Corbyn in many ways mimics what must be a millennia old rhetorical Sophistic form, but mastered and applied by Noam Chomsky in the late 20th century and adopted by many political pundits of all stripes thereafter, whereby if you want to say something highly controversial and disagreeable, you first say its exact opposite, and then state a bland and vague version of it (you can also do this the other way around with the same effect). You could even use the “dog whistle” method of using certain words and phrases to communicate semi-hidden meaning and instruction. This way, you can address your intended audience — the proverbial choir one preaches to — directly, confuse fence sitters and the casually interested into agreeing with you, and when your critics accuse of saying the thing in question, you can point to the opposite point you said and declare “In fact, I actually said the opposite…”, which while technically true, is intellectually dishonest.

This is the rhetorical form of Corbyn’s speech: the “blame” may be “with the terrorists”, but we must see to it that “our foreign policy reduces rather than increases the threat to this country” — a blatant declaration that it is doing the very opposite.

There are other contradictions as well: if these terrorist actors are such purveyors of “atrocious acts of cruelty and depravity”, and that such “vicious and contemptible acts…cause profound pain and suffering”, then why does he aim to make “conflict resolution” the heart of his foreign policy, wherein you “will almost always [be] talking to people you profoundly disagree with”? Usually people who are “depraved” are beyond dialogue, and require a more forceful response…

But really, most of Corbyn’s condemnation of the attacks is just platitude: it is what you are expected to say, especially when you are employing the aforementioned method.

(It is also embarrassing that Corbyn says that we “must support our Armed Services”, when he is on record — video exists — in 2010 saying that the only austerity cuts must be to them. He said it, you can’t just brush it away…)

The aforementioned ‘opposed point’ Corbyn makes is clear: “Those causes certainly cannot be reduced to foreign policy decisions alone. […] And no rationale based on the actions of any government can remotely excuse, or even adequately explain, outrages like this week’s massacre.” However, he doesn’t mention, other than prison dysfunction, what might also be leading to those causes. Again: the only real culprit on offer here is British foreign policy.

Corbyn seems to want to balance main causes of terrorism between the actions of the West and the agency of terrorists themselves, but really, without directly identifying the ideological-political drivers of the main international terrorist phenomenon — that is, what I like to call revolutionary Islamism, or is more generally known as Salafi jihadism —not even mentioning IS by name, then the rhetorical axis in practice in focuses on the West being guilty of their own woes due to “blowback” from their own policy.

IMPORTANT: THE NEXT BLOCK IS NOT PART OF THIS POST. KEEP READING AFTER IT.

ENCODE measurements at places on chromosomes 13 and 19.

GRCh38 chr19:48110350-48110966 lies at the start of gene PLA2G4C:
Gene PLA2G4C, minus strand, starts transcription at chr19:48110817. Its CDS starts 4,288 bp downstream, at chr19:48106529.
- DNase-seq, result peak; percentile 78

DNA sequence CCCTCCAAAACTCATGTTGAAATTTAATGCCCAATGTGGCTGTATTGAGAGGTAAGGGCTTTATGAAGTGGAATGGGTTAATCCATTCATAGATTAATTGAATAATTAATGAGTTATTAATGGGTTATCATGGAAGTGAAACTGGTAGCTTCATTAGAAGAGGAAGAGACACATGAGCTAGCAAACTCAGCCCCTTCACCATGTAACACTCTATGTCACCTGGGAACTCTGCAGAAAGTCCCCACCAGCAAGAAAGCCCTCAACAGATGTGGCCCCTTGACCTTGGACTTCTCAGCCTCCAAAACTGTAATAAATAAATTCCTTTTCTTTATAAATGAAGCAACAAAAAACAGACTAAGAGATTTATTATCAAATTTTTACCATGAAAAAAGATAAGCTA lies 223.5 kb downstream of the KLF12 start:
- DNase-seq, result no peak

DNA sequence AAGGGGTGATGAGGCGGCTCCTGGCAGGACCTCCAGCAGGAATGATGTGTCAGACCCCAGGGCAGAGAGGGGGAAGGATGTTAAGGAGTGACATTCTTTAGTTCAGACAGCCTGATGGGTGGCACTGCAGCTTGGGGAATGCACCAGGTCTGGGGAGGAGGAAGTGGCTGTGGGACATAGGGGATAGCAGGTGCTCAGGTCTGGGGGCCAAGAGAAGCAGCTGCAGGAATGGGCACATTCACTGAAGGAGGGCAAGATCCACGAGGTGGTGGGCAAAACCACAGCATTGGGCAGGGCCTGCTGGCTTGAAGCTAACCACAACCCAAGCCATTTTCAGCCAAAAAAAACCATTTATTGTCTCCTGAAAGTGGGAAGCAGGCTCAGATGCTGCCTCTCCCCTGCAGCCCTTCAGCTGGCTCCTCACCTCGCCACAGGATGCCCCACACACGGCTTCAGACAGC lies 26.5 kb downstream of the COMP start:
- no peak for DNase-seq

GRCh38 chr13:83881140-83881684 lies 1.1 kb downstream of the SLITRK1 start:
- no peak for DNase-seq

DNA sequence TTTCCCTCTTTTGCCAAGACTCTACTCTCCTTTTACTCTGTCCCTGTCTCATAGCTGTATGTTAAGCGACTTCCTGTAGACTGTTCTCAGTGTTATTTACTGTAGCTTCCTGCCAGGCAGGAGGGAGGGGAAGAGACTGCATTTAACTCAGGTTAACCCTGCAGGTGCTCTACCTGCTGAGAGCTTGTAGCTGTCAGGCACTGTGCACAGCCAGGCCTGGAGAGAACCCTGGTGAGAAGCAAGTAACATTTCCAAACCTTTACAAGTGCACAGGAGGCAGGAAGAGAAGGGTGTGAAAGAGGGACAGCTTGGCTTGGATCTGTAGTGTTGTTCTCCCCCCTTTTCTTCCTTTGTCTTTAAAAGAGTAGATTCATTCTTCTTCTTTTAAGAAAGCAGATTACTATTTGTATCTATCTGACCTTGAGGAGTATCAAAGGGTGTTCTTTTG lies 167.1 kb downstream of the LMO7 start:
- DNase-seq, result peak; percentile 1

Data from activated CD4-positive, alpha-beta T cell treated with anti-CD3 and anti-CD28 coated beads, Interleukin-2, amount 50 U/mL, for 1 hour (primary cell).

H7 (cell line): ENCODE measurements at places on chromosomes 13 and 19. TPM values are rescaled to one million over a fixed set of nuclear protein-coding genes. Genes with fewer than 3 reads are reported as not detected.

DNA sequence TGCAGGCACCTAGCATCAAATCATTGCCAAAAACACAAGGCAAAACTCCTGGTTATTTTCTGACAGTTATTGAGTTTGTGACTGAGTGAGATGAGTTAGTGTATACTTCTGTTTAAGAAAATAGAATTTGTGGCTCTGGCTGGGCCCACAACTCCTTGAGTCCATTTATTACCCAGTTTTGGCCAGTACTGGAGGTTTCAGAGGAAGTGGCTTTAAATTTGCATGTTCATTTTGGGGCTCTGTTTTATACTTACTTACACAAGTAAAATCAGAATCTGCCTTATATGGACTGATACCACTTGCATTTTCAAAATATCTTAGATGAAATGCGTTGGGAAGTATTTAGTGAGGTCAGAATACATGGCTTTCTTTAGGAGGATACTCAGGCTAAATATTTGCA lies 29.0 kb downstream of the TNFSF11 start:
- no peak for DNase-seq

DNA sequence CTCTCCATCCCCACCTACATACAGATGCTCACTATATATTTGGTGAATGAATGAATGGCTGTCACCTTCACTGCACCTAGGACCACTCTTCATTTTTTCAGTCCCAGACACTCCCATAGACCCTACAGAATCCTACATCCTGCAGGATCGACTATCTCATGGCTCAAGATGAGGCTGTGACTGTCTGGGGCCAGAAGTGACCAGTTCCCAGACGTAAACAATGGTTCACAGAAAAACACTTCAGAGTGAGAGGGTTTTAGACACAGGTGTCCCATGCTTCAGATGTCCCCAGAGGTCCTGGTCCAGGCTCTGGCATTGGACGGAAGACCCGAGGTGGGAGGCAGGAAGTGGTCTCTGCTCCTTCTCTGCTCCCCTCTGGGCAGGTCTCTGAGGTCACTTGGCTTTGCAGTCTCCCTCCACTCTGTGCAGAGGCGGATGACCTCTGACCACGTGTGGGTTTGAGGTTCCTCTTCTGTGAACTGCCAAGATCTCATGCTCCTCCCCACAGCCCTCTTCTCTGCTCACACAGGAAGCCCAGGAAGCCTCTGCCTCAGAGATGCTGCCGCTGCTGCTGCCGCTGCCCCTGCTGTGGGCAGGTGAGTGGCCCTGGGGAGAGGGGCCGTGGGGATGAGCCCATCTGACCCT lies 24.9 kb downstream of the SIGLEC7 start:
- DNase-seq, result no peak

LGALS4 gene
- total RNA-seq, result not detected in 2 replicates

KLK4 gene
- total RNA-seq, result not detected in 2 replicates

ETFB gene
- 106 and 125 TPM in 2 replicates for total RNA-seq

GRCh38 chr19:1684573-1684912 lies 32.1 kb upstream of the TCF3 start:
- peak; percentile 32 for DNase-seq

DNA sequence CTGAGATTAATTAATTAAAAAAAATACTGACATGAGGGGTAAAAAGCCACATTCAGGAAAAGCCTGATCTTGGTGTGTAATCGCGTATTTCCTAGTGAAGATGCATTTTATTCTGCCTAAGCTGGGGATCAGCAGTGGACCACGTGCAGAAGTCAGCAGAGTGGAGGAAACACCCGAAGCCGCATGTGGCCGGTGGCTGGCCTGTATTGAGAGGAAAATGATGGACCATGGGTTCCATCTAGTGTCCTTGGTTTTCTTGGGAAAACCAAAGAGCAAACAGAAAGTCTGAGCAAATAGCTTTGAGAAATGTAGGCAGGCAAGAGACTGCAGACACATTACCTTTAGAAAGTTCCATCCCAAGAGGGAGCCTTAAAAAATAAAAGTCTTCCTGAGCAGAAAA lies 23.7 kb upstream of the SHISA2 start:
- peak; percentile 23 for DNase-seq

But the idea of “blowback” is a questionable one. Some like Peter Bergen — whom I greatly respect as the first journalist to make Al-Qaeda his focus — sees it as a real driver of global terrorism in regards to the Iraq War. Other evidence from the Iraq War however suggests otherwise.

There also the old chestnut of confusing correlation with causation (C =/= C).

https://twitter.com/ronanburtenshaw/status/867857311615696896

This graph has been presented as “proof” the Iraq War caused a rise in deaths from terrorism — again, that C =/= C problem. But if we adopt its logic and look closely at the graph the opposite seems true: after the 2006 troop surge there was actually an overall long-term decline in terrorist deaths, and terrorism-related deaths only began to rise sharply again after the beginnings of the Syrian Civil War, a war from which Western intervention has been (until recently) almost entirely absent. You could draw that Western intervention applied consistently could in fact reduce terrorism-related deaths overall, but that would be falling back on the correlation fallacy…

Another graph shows that over the past twenty years, terrorism attacks in Britain have reduced to an historic low, not exactly indicating a country in the throes of “blowback”.

https://twitter.com/t_wainwright/status/867761850376695809

There are other problem: I don’t know how a 2003 war can cause 2001 attacks…you also have to ignore things like the 1993 WTC Bombing and the 1995 Bojinka Plot (the “original” 9/11 which would have killed far more people). I think much of the timespan of Islamist terrorism is omitted from these graphs, leading to a distorted picture. Islamist terrorism killed tens of thousands in the Middle East throughout the ’80s and ’90s; our response in the West was mostly “Oh Dearism”